By Tim Bowler Business reporter, BBC News
Brutal civil wars in Syria and Yemen, coupled with the return of great power rivalries between the US, Russia and China, have brought the world’s arms trade into sharp focus.
And unsurprisingly it is a thriving global industry, with the total international trade in arms now worth about $100bn (£74bn) per year, Pieter Wezeman, senior researcher at the Stockholm International Peace Research Institute (Sipri), tells the BBC.
In its latest figures, the defence industry think tank says that major weapons sales in the five years to 2017 were 10% higher than in 2008-12.
And it is the United States that is extending its lead as the globe’s number one arms exporter, adds Sipri.
It estimates that the US now accounts for 34% of all global arms sales, up from 30% five years ago, and are now at their highest level since the late 1990s.
“The US has been open to supplying arms to a large variety of recipients, and there are a large number of countries ready to acquire weapons from the US,” says Mr Wezeman.
The US’s arms exports are 58% higher than those of Russia, the world’s second-largest exporter. And while US arms exports grew by 25% in 2013-17 compared with 2008-12, Russia’s exports fell by 7.1% over the same period.
It is Middle East states that have been among the US’s biggest customers – Saudi Arabia tops the list – with the region as a whole accounting for almost half of US arms exports during 2013-17.
Yemen’s civil war
This comes as arms imports to the region have doubled over the past 10 years, driven by widespread conflicts across the area – most notably the civil wars in Syria and in Yemen, which the UN has called the world’s worst man-made humanitarian disaster.
Since Yemen’s civil war started in 2015, Saudi Arabia and eight other Arab states have carried out an air campaign in support of forces loyal to President Abdrabbuh Mansour Hadi.
These are fighting Houthi rebels said to be backed militarily by Iran.
The UN says that as of last November, at least 5,295 civilians had been killed and 8,873 wounded, although the actual figures are likely to be much higher.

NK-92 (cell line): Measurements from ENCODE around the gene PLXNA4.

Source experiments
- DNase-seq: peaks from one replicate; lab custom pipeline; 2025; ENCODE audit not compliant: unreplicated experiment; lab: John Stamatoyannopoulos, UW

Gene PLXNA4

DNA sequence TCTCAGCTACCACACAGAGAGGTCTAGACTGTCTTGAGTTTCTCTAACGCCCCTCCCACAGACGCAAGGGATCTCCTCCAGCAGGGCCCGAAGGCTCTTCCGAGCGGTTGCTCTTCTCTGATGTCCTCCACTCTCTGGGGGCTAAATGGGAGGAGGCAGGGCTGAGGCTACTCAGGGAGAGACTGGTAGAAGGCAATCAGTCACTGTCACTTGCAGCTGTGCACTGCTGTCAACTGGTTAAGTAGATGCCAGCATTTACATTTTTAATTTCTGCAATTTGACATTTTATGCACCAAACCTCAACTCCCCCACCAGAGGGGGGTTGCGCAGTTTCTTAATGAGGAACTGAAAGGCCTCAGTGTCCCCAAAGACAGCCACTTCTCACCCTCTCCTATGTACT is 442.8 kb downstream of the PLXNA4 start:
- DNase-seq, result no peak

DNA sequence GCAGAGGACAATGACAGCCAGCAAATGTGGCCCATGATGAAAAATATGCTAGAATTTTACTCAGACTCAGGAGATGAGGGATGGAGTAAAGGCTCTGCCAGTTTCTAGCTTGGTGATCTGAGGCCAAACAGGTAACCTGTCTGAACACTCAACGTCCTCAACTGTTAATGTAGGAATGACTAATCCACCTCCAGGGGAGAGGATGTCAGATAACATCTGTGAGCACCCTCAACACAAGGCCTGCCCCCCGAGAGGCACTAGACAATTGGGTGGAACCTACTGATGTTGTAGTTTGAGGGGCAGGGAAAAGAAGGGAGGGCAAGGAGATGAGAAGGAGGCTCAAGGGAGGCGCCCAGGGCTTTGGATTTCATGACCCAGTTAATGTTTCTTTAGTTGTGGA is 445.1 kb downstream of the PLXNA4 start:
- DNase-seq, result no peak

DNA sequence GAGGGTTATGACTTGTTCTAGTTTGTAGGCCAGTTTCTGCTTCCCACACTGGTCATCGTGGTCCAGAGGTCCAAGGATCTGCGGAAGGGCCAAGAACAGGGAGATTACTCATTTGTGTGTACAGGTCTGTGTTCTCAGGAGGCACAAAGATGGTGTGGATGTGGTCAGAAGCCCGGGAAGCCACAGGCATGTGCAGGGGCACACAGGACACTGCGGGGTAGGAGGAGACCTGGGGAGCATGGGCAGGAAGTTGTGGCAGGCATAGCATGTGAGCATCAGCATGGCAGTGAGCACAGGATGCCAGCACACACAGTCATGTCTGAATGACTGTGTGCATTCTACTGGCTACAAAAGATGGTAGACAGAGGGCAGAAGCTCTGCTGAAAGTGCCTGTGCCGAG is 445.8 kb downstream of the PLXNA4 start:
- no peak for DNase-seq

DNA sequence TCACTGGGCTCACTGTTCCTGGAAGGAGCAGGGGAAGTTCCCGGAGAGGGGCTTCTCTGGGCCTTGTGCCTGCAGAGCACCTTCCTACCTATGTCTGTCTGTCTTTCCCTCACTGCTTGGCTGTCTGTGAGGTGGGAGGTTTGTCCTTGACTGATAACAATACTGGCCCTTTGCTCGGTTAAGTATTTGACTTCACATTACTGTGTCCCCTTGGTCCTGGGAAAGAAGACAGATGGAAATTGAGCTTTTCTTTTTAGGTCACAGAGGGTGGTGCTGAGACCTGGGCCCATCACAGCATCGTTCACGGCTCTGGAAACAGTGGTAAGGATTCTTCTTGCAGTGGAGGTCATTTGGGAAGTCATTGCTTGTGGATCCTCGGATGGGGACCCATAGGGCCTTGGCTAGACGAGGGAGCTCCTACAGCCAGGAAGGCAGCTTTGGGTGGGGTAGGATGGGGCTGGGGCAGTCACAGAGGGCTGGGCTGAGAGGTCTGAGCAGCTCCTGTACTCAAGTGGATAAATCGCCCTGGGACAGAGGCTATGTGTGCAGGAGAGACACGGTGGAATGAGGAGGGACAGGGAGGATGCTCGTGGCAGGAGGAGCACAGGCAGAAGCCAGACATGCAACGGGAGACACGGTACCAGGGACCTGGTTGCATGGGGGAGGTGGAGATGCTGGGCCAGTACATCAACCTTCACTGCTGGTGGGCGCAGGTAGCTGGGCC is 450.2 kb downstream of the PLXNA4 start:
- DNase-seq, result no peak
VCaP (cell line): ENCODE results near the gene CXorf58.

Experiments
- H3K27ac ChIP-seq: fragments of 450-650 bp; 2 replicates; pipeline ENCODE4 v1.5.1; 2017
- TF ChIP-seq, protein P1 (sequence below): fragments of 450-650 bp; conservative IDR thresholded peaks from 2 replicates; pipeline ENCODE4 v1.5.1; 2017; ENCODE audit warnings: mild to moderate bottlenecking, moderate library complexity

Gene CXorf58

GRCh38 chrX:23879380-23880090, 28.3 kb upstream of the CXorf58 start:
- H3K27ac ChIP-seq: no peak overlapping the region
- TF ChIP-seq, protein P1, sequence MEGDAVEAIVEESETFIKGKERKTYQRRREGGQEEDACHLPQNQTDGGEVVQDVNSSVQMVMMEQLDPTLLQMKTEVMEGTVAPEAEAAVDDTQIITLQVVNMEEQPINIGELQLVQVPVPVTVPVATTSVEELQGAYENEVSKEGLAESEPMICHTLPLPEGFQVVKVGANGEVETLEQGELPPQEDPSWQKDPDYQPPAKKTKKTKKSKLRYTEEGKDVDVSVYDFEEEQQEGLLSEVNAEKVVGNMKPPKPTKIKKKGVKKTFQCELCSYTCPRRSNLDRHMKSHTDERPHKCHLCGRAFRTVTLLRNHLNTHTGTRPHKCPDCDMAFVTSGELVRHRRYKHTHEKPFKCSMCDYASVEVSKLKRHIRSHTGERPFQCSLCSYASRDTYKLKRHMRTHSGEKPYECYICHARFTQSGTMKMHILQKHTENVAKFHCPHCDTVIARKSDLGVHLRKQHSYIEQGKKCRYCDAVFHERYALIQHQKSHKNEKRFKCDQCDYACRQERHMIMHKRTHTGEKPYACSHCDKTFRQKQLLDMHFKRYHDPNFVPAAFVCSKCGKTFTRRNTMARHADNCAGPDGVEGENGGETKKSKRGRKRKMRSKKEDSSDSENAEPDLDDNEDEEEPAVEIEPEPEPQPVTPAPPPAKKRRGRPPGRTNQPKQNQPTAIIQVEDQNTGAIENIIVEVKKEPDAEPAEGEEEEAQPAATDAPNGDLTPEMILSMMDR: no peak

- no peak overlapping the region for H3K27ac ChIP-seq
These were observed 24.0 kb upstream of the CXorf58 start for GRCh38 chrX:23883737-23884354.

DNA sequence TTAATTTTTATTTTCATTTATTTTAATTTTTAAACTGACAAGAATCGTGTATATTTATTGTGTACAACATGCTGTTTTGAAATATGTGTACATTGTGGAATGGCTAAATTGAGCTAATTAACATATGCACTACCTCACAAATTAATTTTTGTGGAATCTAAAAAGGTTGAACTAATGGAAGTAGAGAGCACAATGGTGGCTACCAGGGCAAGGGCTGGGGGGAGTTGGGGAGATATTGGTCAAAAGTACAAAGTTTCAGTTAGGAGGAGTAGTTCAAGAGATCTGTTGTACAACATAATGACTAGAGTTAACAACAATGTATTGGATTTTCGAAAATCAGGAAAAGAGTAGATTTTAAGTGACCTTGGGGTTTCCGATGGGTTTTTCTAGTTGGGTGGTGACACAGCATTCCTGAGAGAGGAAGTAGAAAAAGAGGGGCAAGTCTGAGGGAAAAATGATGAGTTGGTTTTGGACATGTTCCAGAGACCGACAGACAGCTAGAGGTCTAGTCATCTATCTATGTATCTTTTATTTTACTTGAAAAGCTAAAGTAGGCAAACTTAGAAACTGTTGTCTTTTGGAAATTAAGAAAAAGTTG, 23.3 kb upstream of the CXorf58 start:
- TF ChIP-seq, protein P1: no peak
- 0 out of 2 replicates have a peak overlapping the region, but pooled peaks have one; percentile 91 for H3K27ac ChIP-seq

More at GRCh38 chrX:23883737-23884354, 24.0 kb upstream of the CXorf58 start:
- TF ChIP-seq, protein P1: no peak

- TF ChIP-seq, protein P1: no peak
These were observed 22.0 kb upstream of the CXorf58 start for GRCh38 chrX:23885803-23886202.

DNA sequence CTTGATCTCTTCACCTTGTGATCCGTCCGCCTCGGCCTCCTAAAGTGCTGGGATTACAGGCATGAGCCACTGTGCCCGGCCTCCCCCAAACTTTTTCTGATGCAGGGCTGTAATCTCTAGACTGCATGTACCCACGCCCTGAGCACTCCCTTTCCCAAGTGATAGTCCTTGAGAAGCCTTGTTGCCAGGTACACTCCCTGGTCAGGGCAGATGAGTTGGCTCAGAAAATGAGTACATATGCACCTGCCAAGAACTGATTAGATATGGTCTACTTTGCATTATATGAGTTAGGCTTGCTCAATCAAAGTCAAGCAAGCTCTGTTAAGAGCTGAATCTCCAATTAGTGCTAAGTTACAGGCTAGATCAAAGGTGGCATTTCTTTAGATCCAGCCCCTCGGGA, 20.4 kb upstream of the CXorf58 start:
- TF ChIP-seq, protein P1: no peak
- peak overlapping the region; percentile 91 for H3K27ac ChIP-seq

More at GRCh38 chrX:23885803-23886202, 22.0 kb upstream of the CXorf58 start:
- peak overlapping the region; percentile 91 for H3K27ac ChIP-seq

The bitter conflict in Yemen has brought the ethical issues of international arms sales into sharp relief in many western countries, which have seen Saudi Arabia and its allies use their advanced weapons systems in the country.
“Saudi Arabia, Egypt and the United Arab Emirates were major arms importers anyway,” says Sipri’s Pieter Wezeman. “The major difference is that now they are using these weapons – in Yemen.”
The UN says that Saudi-led coalition airstrikes continue to be the leading cause of child casualties as well as overall civilian casualties.
Meanwhile, rebel forces have fired artillery indiscriminately into cities such as Taizz and Aden, killing civilians, and also fired rockets into southern Saudi Arabia.
“There is a clear risk that arms sales contribute to human rights violations,” says Oliver Feeley-Sprague, arms trade expert at Amnesty International.
“There are clear violations being committed by all sides. But in general, the more weapons get supplied, the more they risk being used.”
The scale of the war in Yemen has led some countries to act: Norway, the Netherlands, Sweden and Germany among others, have all recently restricted arms sales to the region.
Across in China, its economic rise has been mirrored by a growing defence budget and its increasing importance as a global arms supplier.
The country is now the world’s fifth largest seller of arms. This puts it behind the US, Russia, France, and Germany, but ahead of the UK.
China’s arms exports rose by 38% between 2008-12 and 2013-17, and the country now has the world’s second-largest defence budget after the US – $150bn compared to the latter’s $602bn in 2017.